We each contain within us a multitude of patterns and unconscious reactions. They’re often thinly disguised in thoughts and phrases such as “I can’t help it, this is who I am”.  Or perhaps they come to light in a moment of “Why do I always do that?” or when we catch ourselves consistently and insistently complaining about a particularly annoying person or event.   But what if a pattern is no longer beneficial and even becomes a hindrance to our growth and prevents us living freely, then what?  What if a pattern is trapping us in our own Groundhog ...
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a reluctant coach

Once upon a time in a land far, far away, I was sitting on a bench in a playground watching my two preschool-aged children.  They navigated the jungle gym with a raw, adventurous curiosity as only children not yet been formally educated seem to do.   By that point in my life, most of my curious wonderings were tucked firmly away in deep, dusty pockets of parental responsibility, exhaustion and occasional bouts of generalized cynicism.   I was feeling protective of my precious pseudo-solitude on the bench that day.  No one needed me to wipe something, tie something or solve ...
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from overwhelm to okay

  “Danette cries easily even when making minor errors like reversing her ‘b’s and ‘p’s while printing.”   In my defense, I was only 5 years old when this was written. And kindergarten was hard!   My magically-kind teacher was as close to being Glinda the Good Witch as any human being could get.  But she wasn't magical enough to prevent the overwhelm.  To keep the too-muchness of my new learning and social schedule at bay.   Glinda was spot on. Danette was definitely overwhelmed.   Somehow, I managed to conquer the internal chaos long enough to successfully learn.  I ...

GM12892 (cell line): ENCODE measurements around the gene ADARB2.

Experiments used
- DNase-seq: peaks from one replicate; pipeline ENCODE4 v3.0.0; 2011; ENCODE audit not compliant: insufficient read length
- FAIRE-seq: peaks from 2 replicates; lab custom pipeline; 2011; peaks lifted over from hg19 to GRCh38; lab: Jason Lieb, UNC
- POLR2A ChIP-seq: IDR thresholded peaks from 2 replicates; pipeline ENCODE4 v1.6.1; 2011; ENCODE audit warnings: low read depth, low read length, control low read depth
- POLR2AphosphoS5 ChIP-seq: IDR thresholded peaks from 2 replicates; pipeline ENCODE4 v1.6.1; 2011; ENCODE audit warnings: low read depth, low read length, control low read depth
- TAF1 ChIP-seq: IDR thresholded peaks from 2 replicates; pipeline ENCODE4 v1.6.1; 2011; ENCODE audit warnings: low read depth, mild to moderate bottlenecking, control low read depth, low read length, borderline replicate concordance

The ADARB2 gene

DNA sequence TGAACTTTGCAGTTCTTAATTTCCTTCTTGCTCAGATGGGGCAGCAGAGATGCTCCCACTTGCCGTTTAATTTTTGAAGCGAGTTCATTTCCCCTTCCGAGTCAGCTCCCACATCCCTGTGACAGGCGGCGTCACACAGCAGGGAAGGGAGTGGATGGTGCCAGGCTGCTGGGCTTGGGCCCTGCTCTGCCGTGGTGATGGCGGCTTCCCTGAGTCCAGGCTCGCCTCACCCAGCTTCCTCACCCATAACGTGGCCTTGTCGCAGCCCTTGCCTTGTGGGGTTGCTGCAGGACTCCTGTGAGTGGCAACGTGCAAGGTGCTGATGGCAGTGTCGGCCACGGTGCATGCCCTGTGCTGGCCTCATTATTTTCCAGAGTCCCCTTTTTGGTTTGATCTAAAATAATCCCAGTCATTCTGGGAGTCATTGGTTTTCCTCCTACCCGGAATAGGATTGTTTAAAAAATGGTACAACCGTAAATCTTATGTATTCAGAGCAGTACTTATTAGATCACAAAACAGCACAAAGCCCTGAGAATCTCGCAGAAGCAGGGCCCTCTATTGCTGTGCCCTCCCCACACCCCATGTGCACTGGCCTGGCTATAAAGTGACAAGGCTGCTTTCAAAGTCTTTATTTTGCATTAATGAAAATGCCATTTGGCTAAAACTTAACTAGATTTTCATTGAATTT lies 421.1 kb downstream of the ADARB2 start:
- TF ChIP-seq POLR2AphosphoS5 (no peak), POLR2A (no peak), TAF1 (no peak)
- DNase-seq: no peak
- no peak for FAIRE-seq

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forging a path

"Forging" is a word that has some serious heft to it.   I think of firm-bodied men and women who come from hearty peasant stock.  They clear the land of dense forest to set up shop in their newly tamed patch of land.  And they bear litters of stocky children to help them claim and clear more land.  It speaks of fierce determination and a mighty horse-drawn work ethic. To be honest though, I was originally leaning towards  “faking a path to overcoming the overwhelm” as a tagline.  On any given day, I walk out into the world wearing my ...